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[swawr-th ee, -thee] /ˈswɔr ði, -θi/
adjective, swarthier, swarthiest.
(of skin color, complexion, etc.) dark.
Origin of swarthy
1570-80; unexplained variant of obsolete swarty (swart + -y1)
Related forms
swarthiness, noun Unabridged
Based on the Random House Dictionary, © Random House, Inc. 2015.
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Examples from the Web for swarthy
Contemporary Examples
Historical Examples
  • The general of the army was a swarthy man—I wish that I could remember his name, but I cannot.

    Ayesha H. Rider Haggard
  • The swarthy gentleman continued his study of the patient's pulse.

    Captain Blood Rafael Sabatini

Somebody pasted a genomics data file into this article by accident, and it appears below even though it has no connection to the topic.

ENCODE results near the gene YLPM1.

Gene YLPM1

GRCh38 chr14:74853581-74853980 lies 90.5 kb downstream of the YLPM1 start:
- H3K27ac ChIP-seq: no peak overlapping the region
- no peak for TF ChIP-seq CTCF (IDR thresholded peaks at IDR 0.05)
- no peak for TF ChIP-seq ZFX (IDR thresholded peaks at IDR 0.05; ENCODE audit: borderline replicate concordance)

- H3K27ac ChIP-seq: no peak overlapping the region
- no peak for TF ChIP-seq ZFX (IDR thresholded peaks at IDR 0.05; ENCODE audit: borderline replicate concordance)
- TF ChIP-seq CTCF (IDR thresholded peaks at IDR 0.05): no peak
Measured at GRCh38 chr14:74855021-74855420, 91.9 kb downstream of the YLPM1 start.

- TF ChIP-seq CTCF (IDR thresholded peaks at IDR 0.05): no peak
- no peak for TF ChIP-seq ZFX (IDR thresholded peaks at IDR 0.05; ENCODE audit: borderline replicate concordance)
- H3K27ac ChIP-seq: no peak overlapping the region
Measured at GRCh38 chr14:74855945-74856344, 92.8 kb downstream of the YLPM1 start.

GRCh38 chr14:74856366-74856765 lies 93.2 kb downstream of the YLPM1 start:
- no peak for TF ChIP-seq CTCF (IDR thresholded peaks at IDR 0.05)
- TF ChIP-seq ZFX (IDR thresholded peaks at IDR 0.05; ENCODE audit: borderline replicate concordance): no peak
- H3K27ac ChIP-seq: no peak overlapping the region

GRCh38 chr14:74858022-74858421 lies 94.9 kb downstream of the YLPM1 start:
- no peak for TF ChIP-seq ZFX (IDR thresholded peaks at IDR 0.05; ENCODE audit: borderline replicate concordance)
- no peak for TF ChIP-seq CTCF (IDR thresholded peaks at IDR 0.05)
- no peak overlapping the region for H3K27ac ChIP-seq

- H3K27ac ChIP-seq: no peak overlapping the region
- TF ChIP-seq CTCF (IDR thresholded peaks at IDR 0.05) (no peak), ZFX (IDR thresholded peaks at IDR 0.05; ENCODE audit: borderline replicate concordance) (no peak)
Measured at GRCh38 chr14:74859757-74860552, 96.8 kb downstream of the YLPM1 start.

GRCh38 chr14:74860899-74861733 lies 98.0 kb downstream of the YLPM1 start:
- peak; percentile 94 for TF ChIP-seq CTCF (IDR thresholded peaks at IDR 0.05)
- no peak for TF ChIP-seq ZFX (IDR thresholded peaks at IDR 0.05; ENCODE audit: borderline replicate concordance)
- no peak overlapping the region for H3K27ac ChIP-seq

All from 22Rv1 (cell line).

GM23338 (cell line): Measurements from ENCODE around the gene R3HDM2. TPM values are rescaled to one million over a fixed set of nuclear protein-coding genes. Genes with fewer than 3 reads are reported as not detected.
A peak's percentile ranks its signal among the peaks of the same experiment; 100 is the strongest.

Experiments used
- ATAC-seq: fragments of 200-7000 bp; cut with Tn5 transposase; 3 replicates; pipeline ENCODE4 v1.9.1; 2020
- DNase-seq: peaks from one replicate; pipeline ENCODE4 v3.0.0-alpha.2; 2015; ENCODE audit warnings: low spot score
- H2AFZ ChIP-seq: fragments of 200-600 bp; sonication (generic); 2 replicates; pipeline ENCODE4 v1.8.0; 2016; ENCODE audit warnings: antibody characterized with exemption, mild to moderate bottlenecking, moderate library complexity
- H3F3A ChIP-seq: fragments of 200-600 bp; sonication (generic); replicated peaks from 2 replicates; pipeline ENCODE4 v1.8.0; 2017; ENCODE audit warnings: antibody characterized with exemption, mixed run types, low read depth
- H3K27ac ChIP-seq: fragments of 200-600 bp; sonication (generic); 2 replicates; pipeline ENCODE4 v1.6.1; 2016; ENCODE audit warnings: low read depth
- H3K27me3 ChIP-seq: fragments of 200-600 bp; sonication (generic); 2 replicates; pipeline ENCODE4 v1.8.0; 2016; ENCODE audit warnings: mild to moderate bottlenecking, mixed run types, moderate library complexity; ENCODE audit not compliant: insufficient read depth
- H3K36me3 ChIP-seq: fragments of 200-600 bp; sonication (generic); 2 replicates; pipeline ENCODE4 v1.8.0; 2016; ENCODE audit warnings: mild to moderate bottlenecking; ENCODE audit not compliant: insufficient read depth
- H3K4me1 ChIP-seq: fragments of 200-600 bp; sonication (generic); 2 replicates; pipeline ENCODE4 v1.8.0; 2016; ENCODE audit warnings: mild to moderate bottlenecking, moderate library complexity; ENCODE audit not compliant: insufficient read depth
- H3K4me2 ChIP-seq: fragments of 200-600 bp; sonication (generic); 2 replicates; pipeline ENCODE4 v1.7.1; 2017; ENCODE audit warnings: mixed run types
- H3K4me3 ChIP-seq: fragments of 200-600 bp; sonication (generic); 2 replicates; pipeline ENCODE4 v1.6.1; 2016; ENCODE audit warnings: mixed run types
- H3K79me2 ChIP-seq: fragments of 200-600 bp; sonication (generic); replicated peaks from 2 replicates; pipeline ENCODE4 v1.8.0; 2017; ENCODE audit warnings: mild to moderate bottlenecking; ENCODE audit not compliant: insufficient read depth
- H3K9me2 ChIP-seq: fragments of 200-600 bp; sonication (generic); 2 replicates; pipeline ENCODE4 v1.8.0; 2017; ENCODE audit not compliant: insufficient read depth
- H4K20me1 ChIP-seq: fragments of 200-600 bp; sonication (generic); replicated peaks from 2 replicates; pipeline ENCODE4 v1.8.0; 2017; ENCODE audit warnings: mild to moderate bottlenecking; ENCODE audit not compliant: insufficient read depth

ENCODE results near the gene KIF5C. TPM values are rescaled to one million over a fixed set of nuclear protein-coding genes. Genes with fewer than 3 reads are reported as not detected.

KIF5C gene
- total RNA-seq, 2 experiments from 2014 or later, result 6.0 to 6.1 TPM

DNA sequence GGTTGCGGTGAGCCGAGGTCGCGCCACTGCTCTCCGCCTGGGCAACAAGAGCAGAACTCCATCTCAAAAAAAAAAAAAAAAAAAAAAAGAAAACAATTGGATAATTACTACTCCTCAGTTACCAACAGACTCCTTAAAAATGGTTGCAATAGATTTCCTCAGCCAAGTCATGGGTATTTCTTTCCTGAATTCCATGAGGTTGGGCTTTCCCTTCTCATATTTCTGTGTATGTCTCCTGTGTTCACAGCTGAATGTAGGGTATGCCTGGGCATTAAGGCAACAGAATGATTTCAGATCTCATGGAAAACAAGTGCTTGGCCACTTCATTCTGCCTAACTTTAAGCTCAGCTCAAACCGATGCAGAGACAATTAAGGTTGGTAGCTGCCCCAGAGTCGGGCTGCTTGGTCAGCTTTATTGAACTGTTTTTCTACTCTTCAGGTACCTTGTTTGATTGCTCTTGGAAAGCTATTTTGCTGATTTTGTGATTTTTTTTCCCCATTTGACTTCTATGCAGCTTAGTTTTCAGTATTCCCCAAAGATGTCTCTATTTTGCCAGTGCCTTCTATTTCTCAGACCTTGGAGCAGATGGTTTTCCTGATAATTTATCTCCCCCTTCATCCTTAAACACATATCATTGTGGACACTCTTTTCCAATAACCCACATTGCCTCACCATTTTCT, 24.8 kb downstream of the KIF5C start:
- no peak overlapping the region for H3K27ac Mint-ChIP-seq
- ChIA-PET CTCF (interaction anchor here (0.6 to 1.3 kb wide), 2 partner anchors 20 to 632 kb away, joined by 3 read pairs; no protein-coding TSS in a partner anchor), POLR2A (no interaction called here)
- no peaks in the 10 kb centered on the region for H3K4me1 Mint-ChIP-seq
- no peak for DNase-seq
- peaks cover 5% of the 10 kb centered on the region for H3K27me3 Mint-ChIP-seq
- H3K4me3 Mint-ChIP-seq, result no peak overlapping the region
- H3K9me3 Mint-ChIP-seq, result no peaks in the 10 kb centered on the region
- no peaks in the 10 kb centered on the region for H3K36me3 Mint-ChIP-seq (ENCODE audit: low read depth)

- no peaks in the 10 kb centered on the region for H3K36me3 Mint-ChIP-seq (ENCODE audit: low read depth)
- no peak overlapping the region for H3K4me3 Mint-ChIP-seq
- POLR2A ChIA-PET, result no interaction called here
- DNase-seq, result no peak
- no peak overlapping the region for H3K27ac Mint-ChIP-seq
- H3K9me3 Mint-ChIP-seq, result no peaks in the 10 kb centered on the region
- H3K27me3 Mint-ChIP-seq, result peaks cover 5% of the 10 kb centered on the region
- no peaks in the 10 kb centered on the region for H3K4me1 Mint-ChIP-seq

• Does the former owe his inferior intellect to his swarthy complexion and flattened nose?

  • He was smiling into her eyes, his swarthy face close to her own.

    The Sea-Hawk Raphael Sabatini
  • The corpulent and swarthy Hicks stood dejectedly before her.

  • “Fight or hit the road,” John Slaughter bade his swarthy aide.

    When the West Was Young Frederick R. Bechdolt
  • The typical countenance about me was of the dark, swarthy Latin south, and tall men were rarely met.

    On the Mexican Highlands William Seymour Edwards
British Dictionary definitions for swarthy


adjective swarthier, swarthiest
dark-hued or dark-complexioned
Derived Forms
swarthily, adverb
swarthiness, noun
Word Origin
C16: from obsolete swarty, from swart + -y1
Collins English Dictionary - Complete & Unabridged 2012 Digital Edition
© William Collins Sons & Co. Ltd. 1979, 1986 © HarperCollins
Publishers 1998, 2000, 2003, 2005, 2006, 2007, 2009, 2012
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Word Origin and History for swarthy

1580s, unexplained alteration of swarty (1570s), from swart + -y (2).

Online Etymology Dictionary, © 2010 Douglas Harper
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